Teller County Public Health has attributed a sharp increase of COVID-19 positive cases in the county to visitors to Charis Bible College in Woodland Park.

New cases of COVID-19 in Teller County more than doubled since the beginning of July, according to data from the Colorado Department of Public Health & Environment.

As of July 24, Teller County has recorded a total of 89 cases of COVID-19 and 2 deaths, per CDHPE data. That includes 48 new cases since July 3. 

“Three people were hospitalized; the hospital, Pikes Peak Regional, is running at near capacity,” said Teller County Commissioner Marc Dettenrieder, speaking at the commissioners’ meeting July 23. “They have two beds open and are close to being maxed out.”

In an updated report from Teller County Public Health, as of July 20, Andrew Wommack Ministries/Charis Bible College had seven staff members test positive, with eight additional employees presumed positive (those who came in close contact with the infected). In addition, there were 15 attendees of the June 29-July 3 Summer Family Bible Conference at Charis' Woodland Park campus who tested positive, with another four attendees presumed positive.

“The majority of the recent cases have a connection to Andrew Wommack Ministries/Charis Bible College,” said Dettenrieder, speaking the day after the commissioners’ meeting. “But the numbers we have today could change tomorrow.”

Andrew Wommack Ministries received a cease-and-desist letter from Colorado Attorney General Phil Weiser on July 2 while the Summer Family Bible Conference was in session.

Earlier this month, the ministry retained Liberty Counsel, a national nonprofit litigation, education, and public policy organization with an emphasis on First Amendment and other Constitutional rights. In a letter to the state Attorney General, the Counsel argued that Gov. Jared Polis has permitted thousands of people to gather in mass protests to exercise their First Amendment rights.

Ministry founder Andrew Wommack posted on his Facebook page: "Liberty Counsel has agreed to represent us and we are fighting back. I believe it is not only our constitutional right but our duty to stop this extreme overreach of government that allows people to riot and pillage but not assemble to worship the Lord.”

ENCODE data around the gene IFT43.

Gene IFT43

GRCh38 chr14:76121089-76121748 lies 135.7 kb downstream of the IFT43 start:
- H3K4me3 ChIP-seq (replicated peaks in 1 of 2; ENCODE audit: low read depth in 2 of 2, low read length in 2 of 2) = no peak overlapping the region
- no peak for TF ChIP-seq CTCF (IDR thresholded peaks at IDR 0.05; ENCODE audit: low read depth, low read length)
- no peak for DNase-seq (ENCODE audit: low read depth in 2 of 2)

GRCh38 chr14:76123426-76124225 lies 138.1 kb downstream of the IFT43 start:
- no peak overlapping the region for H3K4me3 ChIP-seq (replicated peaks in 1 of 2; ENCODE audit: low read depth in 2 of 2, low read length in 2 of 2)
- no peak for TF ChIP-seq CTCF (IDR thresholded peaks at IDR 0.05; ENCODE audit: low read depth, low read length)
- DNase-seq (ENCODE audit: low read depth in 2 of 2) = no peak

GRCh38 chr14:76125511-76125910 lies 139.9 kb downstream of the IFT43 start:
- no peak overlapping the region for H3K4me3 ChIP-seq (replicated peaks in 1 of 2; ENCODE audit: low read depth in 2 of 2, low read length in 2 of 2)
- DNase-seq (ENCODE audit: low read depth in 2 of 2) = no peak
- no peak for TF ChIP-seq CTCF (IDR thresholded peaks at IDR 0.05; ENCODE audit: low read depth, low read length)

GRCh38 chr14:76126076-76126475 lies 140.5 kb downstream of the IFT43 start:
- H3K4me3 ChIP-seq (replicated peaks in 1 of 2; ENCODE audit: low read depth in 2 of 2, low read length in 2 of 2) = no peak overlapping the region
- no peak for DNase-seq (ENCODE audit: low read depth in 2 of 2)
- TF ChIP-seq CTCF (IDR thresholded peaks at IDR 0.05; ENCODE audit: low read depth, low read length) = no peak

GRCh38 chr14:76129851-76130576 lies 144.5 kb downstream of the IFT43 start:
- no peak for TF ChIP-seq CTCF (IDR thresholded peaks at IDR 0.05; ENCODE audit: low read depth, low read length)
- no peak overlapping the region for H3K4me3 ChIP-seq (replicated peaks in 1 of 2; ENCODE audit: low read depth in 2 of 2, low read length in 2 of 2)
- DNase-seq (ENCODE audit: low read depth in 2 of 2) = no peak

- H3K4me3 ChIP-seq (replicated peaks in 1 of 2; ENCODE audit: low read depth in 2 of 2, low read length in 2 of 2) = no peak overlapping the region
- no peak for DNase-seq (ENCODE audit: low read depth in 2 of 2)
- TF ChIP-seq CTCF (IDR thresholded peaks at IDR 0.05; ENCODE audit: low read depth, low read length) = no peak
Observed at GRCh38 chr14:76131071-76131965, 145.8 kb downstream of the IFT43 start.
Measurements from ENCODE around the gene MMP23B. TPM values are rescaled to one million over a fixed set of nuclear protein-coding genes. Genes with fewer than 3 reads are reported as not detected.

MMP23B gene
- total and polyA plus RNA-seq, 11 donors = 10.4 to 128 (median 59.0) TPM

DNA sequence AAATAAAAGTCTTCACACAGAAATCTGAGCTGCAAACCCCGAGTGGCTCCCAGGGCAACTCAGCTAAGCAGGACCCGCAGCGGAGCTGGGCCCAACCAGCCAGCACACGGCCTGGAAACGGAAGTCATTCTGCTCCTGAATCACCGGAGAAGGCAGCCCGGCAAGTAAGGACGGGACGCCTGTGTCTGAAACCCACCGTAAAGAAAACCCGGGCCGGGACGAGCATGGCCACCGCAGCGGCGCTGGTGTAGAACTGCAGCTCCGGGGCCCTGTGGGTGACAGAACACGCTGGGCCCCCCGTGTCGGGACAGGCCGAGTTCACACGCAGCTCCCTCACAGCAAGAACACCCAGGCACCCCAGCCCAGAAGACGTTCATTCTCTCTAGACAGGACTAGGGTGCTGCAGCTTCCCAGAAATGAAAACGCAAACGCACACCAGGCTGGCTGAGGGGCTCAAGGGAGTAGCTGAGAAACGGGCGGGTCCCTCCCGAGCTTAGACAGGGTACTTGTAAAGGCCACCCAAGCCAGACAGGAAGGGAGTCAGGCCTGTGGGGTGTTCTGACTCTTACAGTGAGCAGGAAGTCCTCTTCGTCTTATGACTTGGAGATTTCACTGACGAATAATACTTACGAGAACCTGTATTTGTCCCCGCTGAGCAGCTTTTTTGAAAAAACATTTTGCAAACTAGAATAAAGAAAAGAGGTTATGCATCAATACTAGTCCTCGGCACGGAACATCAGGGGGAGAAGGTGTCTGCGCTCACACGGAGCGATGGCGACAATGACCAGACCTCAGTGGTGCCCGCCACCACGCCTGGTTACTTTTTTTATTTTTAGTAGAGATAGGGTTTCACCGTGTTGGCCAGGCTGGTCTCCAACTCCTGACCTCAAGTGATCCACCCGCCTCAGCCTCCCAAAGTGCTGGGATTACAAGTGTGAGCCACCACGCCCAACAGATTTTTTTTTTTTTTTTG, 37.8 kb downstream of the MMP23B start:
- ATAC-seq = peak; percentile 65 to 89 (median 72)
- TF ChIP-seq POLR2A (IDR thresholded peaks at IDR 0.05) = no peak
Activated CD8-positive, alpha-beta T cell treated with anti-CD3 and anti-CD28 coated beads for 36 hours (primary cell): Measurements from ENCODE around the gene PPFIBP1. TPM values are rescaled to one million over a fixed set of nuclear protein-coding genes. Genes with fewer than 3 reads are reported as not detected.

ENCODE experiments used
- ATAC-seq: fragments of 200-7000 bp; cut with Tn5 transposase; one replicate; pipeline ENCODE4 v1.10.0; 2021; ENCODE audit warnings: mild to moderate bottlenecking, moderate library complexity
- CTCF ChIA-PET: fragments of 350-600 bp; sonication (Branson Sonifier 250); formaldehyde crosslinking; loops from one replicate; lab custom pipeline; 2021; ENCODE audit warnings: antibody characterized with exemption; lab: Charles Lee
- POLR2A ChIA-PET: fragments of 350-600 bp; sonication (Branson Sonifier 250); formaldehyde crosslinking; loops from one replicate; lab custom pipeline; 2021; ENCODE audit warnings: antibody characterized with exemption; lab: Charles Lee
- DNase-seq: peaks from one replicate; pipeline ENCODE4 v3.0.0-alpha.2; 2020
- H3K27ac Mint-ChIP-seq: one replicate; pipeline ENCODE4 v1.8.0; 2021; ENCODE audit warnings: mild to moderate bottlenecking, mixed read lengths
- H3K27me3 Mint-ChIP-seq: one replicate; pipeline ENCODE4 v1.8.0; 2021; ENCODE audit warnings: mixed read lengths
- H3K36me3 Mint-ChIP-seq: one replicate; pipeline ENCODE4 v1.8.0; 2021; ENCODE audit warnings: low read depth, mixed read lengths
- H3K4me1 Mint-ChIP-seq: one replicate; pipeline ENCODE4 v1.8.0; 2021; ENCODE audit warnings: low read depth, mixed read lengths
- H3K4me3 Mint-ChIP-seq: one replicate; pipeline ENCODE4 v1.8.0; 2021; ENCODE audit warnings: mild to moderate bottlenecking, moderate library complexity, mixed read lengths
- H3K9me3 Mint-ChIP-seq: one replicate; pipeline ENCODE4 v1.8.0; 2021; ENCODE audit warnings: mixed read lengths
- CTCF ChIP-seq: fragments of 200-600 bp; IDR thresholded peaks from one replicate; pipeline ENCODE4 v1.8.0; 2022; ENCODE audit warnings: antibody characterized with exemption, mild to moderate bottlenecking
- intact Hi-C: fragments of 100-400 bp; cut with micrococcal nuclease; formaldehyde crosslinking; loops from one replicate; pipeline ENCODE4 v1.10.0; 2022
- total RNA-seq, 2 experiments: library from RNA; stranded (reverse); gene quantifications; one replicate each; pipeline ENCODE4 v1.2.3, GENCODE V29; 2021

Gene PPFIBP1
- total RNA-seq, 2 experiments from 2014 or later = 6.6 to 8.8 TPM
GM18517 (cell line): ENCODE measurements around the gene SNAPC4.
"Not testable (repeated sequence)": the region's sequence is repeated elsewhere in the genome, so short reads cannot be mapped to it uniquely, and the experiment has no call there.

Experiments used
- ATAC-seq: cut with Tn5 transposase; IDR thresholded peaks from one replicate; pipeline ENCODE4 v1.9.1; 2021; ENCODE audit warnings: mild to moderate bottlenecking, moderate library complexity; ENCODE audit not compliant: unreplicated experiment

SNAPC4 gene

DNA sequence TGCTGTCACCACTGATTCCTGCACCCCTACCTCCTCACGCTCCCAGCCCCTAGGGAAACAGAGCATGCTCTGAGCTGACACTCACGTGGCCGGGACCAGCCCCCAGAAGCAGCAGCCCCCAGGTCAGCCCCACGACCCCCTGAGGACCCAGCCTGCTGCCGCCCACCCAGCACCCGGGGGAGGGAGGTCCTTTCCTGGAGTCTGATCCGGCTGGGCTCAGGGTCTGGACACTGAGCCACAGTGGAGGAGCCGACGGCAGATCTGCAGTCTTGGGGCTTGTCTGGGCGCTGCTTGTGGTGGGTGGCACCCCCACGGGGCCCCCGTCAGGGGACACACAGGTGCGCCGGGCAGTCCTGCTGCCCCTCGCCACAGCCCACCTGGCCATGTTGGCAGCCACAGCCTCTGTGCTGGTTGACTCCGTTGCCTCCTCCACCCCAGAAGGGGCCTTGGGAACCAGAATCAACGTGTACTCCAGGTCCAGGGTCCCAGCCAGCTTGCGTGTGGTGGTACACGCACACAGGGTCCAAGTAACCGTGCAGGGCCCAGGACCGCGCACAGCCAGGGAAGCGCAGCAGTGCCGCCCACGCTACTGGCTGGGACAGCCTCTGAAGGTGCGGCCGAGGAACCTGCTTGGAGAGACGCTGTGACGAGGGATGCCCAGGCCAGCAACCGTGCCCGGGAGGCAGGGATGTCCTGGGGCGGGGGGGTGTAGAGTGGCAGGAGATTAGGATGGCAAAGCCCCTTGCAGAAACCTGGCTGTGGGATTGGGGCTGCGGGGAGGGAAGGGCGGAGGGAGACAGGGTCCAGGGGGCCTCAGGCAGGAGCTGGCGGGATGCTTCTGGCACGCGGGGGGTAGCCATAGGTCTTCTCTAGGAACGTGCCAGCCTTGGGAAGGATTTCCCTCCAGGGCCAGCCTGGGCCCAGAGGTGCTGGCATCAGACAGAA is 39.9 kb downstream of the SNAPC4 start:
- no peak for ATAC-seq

As of July 24, Teller County had three outbreaks of COVID-19. The State of Colorado defines an outbreak as "two or more cases from and event, facility, location or organization."

“An outbreak is two or more in a facility; that number is ridiculously low,” Dettenrieder said.

Two of the new COVID-19 cases were reported at a daycare facility in Woodland Park and two at Woodland Park City Hall.

According to Karen Muntzert, spokesperson for public health, the department is still investigating the cases at the daycare facility.

“Our contact tracing has increased here across the county,” Dettenrieder said. “We are in the process of training volunteers and will actually be bringing on temporary employees to help. We have received 400 (COVID-19) test kits.”

The uptick in case numbers puts the county’s state-approved variances at risk, Dettenrieder said. State approval allowed businesses to open sooner than others in the state, but with recommended health guidelines still in place, including the wearing of masks, social distancing and a limited number of people indoors.

The state granted the county a second variance that allowed the casinos in Cripple Creek to open June 15. “No cases of COVID have been linked to casinos,” Dettenrieder said. “We send our appreciation to casino operators; they are doing a good job up to this point.”

To see the latest information about cases around the state, visit covid19.colorado.gov.  

Load comments